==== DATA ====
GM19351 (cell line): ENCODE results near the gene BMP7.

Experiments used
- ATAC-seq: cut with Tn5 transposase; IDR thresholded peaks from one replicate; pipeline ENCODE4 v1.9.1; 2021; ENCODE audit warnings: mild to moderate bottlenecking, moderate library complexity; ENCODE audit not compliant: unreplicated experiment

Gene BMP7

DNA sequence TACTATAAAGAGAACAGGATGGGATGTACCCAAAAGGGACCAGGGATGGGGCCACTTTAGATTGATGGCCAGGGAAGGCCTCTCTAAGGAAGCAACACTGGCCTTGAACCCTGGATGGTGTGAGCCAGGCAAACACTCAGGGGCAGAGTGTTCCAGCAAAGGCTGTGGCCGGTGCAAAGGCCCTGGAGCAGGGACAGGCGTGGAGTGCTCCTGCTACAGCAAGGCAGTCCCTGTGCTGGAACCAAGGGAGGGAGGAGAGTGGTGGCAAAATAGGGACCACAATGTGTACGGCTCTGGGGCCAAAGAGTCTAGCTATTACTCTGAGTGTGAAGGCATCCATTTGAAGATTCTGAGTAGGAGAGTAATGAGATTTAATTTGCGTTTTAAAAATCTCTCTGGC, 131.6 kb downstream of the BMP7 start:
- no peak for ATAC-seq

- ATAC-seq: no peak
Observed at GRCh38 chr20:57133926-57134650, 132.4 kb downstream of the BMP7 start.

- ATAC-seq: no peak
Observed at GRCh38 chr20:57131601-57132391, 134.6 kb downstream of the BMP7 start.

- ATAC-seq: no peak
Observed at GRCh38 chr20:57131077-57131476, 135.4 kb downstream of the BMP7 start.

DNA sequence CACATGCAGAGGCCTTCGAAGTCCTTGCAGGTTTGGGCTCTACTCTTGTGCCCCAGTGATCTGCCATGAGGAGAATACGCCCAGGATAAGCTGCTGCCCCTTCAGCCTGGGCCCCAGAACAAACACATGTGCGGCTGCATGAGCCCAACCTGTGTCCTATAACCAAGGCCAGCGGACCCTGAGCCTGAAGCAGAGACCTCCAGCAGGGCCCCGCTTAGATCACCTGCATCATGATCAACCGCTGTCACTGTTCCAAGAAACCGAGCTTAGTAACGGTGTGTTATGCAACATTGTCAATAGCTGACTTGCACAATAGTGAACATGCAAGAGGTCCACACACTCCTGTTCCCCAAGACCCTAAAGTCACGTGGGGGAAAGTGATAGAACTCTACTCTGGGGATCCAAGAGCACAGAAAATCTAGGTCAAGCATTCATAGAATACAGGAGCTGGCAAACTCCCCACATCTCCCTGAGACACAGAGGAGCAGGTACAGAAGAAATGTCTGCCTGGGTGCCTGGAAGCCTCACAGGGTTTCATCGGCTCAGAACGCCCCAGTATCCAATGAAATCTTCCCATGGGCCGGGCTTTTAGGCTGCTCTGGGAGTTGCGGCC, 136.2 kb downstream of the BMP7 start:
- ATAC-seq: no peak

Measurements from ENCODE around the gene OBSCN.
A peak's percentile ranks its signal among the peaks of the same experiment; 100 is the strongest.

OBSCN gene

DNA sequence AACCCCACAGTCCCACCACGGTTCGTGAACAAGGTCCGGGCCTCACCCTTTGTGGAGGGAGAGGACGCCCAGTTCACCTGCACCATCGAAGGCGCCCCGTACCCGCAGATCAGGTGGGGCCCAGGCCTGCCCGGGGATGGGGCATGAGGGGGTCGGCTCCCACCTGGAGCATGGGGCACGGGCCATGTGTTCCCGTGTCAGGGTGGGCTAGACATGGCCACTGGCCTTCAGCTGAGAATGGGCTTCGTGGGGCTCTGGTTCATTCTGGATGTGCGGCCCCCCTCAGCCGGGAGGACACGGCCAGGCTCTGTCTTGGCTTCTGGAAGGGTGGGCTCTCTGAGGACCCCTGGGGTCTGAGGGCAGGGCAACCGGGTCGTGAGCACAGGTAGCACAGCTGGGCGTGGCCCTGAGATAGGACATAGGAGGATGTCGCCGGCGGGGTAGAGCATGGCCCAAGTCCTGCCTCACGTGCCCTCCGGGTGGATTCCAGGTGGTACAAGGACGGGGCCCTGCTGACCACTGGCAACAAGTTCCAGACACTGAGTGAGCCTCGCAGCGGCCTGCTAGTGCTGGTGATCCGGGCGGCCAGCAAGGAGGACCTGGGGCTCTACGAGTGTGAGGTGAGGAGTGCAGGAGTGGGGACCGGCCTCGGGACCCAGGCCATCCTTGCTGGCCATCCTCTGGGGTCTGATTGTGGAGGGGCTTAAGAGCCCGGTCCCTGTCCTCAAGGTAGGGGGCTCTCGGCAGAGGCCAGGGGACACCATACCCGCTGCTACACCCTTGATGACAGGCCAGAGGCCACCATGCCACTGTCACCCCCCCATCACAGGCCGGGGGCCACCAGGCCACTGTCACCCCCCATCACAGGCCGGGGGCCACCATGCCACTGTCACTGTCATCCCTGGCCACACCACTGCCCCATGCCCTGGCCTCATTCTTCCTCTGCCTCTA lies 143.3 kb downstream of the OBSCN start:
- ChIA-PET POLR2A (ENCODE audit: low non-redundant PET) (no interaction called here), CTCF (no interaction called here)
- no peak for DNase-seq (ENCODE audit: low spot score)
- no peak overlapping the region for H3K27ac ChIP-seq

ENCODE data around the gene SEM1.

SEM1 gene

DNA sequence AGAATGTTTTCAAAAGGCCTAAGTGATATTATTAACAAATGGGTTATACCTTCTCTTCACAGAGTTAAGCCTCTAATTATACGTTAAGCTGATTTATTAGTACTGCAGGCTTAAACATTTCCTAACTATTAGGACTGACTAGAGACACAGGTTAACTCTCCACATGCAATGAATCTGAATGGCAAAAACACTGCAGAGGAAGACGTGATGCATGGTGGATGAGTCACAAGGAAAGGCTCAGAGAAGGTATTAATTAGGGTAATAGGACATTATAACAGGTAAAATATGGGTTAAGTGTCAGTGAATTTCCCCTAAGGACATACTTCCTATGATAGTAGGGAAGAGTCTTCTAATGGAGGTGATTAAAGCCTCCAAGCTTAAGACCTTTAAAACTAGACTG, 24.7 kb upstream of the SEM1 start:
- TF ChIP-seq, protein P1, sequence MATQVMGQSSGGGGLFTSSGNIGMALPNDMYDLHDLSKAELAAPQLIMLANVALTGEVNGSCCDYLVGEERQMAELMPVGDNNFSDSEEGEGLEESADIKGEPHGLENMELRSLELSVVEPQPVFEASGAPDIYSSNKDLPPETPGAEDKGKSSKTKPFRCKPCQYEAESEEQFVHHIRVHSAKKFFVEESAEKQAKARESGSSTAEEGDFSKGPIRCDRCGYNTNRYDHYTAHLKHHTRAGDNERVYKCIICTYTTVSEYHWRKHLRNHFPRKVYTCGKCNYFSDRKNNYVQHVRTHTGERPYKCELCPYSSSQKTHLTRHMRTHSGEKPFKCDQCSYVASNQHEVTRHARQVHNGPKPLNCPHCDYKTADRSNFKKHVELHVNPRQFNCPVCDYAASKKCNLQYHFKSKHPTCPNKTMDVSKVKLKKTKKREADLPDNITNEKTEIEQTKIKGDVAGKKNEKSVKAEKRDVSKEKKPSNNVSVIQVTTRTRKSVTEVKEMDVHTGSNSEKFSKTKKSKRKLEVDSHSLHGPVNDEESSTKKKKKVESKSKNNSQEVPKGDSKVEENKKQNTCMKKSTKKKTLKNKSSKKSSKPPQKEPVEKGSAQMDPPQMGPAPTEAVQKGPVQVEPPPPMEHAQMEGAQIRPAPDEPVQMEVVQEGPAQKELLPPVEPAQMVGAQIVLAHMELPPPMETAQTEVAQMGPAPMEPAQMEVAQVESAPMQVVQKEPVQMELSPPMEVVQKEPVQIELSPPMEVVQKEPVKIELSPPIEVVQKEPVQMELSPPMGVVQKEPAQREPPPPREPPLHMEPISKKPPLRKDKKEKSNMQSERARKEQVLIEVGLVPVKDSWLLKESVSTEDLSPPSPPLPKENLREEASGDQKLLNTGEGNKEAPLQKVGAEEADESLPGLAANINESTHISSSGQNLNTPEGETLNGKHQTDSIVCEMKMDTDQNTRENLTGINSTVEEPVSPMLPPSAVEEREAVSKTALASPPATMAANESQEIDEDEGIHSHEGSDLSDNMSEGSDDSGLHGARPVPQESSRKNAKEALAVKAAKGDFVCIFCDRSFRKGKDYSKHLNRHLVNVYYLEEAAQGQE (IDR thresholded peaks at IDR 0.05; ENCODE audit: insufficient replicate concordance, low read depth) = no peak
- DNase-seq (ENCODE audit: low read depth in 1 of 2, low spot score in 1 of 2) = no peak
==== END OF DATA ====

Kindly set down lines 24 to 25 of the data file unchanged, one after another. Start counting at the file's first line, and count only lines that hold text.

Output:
DNA sequence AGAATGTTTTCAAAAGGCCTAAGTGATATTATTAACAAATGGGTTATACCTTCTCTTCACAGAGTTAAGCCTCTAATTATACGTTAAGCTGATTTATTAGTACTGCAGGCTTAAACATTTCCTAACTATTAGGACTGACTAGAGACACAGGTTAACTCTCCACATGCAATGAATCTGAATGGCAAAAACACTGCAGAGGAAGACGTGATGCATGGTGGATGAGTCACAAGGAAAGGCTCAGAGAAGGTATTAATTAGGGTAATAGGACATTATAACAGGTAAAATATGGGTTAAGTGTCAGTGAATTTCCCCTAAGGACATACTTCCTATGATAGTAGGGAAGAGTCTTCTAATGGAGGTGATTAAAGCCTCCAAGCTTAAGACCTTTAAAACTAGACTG, 24.7 kb upstream of the SEM1 start:
- TF ChIP-seq, protein P1, sequence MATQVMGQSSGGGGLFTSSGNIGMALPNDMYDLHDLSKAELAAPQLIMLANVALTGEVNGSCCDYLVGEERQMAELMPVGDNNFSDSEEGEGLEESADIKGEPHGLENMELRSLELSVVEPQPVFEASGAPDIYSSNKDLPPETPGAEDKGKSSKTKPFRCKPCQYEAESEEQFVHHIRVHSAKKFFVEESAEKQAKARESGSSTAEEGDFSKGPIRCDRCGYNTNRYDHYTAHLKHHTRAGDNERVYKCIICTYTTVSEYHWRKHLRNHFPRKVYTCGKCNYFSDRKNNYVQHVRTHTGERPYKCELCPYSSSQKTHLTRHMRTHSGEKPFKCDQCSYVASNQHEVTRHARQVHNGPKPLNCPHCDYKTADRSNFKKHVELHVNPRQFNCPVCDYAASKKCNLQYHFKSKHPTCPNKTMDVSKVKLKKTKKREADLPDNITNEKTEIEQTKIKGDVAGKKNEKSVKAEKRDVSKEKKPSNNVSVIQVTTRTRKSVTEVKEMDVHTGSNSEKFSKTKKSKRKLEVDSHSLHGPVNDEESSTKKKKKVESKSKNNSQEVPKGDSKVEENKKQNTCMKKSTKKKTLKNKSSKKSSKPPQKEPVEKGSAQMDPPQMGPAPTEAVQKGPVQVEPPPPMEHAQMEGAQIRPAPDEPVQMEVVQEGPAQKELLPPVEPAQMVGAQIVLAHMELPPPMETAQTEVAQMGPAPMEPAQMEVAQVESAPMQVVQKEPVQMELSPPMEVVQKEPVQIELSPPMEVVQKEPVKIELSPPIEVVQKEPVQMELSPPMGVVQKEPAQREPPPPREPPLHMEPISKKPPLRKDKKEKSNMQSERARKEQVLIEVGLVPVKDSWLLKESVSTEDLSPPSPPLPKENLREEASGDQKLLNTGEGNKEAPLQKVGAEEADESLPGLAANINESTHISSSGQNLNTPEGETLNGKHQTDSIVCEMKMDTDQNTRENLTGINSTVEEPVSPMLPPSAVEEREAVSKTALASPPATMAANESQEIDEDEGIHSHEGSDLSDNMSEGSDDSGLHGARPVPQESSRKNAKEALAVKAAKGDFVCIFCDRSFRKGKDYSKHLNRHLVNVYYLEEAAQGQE (IDR thresholded peaks at IDR 0.05; ENCODE audit: insufficient replicate concordance, low read depth) = no peak